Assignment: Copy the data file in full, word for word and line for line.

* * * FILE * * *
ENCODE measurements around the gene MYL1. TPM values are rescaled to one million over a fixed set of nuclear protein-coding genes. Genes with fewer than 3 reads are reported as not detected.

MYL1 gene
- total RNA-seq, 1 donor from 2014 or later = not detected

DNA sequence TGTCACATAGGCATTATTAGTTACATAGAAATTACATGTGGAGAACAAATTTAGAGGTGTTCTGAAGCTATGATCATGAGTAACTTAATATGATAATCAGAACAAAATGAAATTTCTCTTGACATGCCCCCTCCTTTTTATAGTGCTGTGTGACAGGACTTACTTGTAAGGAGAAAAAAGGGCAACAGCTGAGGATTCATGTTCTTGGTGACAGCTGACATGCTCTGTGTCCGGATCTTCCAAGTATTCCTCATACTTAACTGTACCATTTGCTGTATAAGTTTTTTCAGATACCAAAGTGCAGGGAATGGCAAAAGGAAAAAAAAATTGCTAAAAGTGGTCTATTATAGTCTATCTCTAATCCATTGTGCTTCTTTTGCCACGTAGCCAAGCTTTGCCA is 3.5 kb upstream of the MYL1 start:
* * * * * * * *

ENCODE measurements around the gene MYL1. TPM values are rescaled to one million over a fixed set of nuclear protein-coding genes. Genes with fewer than 3 reads are reported as not detected.

MYL1 gene
- total RNA-seq, 1 donor from 2014 or later = not detected

DNA sequence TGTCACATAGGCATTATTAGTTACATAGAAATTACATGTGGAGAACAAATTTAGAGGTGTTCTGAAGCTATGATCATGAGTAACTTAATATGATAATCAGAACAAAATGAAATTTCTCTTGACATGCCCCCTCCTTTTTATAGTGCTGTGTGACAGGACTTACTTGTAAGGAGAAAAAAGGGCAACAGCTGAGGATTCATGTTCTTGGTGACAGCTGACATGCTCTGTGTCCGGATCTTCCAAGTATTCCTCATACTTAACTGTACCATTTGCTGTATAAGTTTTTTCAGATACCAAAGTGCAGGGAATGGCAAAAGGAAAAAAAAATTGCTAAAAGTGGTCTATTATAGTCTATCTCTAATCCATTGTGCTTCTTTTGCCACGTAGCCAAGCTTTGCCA is 3.5 kb upstream of the MYL1 start: